For buildings within National Register-listed historic districts, use relevant information from Section 7 and 8 of the National Register nomination to prepare Part 1.
When Should I Submit Part 1 Application?
The Part 1 Application should be submitted if you are seeking a preliminary determination of National Register eligibility for a property not yet listed or if your property is located within the boundaries of a National Register-listed historic district. To avoid delays in your project, it is recommended that you submit a Part 1 well ahead of the planned project start date.
If rehabilitation work is completed and the building has been placed in service prior to the submission of the Part 1, the project will likely not qualify for the tax credit according to IRS regulations. To learn more about late submissions, read Topical Tax Brief – Late Submission of the Historic Preservation Certification Application. It is recommended that you consult with the IRS regarding late submissions.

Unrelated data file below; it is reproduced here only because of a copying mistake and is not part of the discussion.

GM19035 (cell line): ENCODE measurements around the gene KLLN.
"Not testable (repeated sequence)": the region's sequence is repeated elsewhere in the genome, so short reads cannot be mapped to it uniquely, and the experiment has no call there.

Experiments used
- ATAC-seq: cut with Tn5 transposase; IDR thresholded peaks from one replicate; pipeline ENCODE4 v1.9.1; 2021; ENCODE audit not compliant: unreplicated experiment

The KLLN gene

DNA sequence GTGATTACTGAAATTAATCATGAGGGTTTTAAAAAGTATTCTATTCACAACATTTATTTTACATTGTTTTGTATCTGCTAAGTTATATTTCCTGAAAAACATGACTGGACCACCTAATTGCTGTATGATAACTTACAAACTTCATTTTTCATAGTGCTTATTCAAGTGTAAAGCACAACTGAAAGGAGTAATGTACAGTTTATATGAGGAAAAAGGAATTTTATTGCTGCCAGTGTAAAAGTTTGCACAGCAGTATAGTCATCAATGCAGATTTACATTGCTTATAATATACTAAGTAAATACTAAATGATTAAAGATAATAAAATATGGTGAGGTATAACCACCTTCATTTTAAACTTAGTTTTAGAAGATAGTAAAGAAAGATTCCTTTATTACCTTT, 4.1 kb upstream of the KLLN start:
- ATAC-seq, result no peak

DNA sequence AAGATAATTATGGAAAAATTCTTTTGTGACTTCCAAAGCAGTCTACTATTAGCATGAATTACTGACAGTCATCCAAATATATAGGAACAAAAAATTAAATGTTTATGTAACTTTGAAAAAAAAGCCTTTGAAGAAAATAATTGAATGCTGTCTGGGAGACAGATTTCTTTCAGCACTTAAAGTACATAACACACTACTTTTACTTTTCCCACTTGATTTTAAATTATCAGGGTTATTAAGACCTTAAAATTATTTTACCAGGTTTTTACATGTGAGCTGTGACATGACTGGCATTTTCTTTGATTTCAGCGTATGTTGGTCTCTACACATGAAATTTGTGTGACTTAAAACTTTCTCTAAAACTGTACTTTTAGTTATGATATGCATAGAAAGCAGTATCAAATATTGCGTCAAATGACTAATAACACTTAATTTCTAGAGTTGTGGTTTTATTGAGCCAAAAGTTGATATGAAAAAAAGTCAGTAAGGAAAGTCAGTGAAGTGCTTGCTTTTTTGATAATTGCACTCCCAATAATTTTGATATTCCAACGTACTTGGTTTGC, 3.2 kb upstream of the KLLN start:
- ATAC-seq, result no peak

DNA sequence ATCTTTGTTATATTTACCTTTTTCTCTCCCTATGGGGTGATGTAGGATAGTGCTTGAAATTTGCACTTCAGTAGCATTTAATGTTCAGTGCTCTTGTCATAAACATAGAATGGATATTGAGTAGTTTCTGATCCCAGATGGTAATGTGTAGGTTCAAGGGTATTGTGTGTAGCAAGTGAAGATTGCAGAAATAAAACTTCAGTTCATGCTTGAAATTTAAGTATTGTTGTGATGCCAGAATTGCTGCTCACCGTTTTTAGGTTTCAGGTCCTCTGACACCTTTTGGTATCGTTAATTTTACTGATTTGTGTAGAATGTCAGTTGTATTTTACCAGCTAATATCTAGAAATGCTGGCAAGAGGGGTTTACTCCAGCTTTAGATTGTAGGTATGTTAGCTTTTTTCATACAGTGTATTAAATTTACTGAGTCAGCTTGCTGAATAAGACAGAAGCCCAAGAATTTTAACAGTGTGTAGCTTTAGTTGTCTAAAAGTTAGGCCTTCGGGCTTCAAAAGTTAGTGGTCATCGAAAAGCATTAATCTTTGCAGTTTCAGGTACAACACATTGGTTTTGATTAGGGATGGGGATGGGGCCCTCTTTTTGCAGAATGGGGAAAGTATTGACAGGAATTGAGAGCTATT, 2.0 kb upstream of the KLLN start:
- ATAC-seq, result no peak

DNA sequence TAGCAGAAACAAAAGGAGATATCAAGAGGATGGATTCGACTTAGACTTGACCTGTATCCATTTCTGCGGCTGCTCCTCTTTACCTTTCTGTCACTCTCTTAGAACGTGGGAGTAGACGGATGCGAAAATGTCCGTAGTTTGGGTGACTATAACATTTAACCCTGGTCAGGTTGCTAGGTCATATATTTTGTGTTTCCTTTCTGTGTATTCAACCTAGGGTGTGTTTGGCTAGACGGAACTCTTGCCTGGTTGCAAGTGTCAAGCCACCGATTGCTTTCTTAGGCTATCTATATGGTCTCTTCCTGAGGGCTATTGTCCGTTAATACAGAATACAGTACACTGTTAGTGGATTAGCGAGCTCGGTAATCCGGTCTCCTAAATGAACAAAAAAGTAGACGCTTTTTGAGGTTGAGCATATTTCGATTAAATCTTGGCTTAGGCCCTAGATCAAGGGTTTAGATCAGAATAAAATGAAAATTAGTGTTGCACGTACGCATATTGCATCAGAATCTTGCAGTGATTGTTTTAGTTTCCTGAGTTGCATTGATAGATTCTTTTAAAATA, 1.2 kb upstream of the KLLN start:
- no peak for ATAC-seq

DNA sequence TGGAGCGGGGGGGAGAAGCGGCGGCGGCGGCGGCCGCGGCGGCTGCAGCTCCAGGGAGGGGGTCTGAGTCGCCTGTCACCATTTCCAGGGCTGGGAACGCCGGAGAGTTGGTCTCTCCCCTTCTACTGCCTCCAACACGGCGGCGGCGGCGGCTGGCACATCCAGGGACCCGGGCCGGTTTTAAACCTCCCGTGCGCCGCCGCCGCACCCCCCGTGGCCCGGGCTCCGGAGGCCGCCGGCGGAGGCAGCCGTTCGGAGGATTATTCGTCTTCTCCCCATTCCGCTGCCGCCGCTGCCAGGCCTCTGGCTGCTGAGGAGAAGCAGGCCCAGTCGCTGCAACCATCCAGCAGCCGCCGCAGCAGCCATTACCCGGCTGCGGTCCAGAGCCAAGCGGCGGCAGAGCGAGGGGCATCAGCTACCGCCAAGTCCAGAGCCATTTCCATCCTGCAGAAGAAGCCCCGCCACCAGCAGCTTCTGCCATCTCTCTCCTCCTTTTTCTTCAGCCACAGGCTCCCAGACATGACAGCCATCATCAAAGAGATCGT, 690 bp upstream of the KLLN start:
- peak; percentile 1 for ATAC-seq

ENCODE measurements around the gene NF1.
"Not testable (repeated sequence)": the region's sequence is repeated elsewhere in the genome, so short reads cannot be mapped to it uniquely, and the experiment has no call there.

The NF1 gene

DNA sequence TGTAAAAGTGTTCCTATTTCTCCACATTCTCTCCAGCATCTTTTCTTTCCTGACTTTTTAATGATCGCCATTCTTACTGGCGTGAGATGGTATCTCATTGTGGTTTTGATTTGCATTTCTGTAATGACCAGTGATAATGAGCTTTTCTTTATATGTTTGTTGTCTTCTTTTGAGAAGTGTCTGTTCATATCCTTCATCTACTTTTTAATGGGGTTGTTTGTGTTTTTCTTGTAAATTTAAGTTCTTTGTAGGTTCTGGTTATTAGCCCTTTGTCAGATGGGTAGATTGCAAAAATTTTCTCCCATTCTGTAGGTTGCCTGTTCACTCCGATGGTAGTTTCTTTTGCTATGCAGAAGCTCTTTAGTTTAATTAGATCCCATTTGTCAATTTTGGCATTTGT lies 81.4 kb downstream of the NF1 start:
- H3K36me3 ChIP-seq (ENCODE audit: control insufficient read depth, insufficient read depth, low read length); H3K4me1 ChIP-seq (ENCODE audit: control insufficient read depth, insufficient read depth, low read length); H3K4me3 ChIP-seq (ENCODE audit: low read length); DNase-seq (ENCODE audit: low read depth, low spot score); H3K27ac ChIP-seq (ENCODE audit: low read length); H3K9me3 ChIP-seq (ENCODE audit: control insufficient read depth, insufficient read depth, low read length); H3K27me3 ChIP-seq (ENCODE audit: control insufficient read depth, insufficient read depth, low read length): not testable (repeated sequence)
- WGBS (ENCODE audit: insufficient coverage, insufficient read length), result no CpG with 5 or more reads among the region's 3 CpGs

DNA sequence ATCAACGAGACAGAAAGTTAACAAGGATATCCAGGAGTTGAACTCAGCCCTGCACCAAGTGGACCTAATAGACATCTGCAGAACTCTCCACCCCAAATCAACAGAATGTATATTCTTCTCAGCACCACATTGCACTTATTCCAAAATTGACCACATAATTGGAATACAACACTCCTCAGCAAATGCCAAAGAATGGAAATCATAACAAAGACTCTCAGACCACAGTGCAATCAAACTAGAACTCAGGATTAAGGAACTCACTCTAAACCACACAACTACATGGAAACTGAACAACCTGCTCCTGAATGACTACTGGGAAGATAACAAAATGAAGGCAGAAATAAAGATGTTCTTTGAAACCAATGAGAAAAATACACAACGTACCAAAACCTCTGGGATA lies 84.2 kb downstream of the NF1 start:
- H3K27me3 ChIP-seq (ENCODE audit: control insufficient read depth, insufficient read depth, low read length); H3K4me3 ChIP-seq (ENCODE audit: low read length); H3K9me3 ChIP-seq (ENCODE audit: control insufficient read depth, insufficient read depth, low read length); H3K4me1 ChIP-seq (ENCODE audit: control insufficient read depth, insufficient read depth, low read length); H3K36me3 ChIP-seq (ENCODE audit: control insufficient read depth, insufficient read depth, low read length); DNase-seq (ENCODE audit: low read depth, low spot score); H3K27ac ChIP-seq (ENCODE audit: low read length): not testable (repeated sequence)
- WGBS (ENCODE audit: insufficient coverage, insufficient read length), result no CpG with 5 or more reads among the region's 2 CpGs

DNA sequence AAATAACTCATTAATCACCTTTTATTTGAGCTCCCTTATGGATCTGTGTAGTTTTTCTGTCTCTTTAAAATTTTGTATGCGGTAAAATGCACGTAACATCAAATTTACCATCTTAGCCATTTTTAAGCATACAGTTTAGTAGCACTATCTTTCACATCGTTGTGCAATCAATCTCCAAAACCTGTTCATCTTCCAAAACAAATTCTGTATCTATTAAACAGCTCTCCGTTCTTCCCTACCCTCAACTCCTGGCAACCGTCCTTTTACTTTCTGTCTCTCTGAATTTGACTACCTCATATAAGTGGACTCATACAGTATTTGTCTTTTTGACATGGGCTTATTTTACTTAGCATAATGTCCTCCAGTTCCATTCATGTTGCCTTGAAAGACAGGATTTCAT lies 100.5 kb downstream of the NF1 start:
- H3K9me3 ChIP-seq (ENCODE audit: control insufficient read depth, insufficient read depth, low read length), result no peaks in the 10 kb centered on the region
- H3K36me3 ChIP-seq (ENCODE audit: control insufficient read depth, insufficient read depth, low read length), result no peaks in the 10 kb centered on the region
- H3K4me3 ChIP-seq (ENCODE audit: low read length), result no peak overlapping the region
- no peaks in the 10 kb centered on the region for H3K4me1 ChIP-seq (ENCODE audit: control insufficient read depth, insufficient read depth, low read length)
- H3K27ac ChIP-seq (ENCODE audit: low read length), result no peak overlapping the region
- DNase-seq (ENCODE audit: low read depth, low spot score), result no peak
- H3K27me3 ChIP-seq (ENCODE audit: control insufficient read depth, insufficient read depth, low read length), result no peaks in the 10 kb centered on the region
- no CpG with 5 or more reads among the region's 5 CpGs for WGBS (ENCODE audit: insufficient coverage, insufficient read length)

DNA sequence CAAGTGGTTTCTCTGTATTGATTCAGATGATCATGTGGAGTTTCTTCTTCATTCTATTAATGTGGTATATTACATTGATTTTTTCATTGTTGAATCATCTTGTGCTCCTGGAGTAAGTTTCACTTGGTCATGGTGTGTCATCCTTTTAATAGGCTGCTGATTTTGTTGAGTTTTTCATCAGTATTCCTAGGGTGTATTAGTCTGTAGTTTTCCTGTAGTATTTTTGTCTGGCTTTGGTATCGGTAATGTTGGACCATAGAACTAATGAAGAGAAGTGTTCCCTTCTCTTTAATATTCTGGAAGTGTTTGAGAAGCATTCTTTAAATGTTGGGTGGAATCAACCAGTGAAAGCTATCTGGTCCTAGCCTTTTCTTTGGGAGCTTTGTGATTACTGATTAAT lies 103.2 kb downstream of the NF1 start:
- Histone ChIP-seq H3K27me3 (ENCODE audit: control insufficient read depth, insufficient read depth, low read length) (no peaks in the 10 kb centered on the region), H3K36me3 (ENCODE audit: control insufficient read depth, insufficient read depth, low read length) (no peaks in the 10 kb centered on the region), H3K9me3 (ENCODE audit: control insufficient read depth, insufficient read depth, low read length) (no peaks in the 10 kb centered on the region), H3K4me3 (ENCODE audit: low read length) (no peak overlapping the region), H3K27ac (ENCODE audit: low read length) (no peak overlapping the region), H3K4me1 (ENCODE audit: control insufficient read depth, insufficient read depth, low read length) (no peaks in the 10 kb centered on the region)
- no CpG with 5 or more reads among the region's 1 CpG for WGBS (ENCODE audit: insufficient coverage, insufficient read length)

If you are working with a property that is less than fifty years old, has experienced extensive alterations or additions, or the history and significance of the property are difficult to determine, work with the Inventory and Registration Department of the State Historic Preservation Office to complete a National Register Preliminary Questionnaire before submitting the Part 1 application.
What Should I Submit with the Part 1 application?
National Register Nomination Draft
For properties not yet listed in the National Register, a draft narrative, equivalent to Sections 7 and 8, of a National Register nomination must be submitted with the completed Part 1 application.
Historic District Map
A copy of the district map from the National Register nomination should be included for buildings located in a National Register-listed historic district. Clearly mark the property location on the district map.
All Part 1 and Part 2 photographs should be taken at the same time, BEFORE starting any work and submitted with the Part 1 application. All photos submitted must follow these guidelines: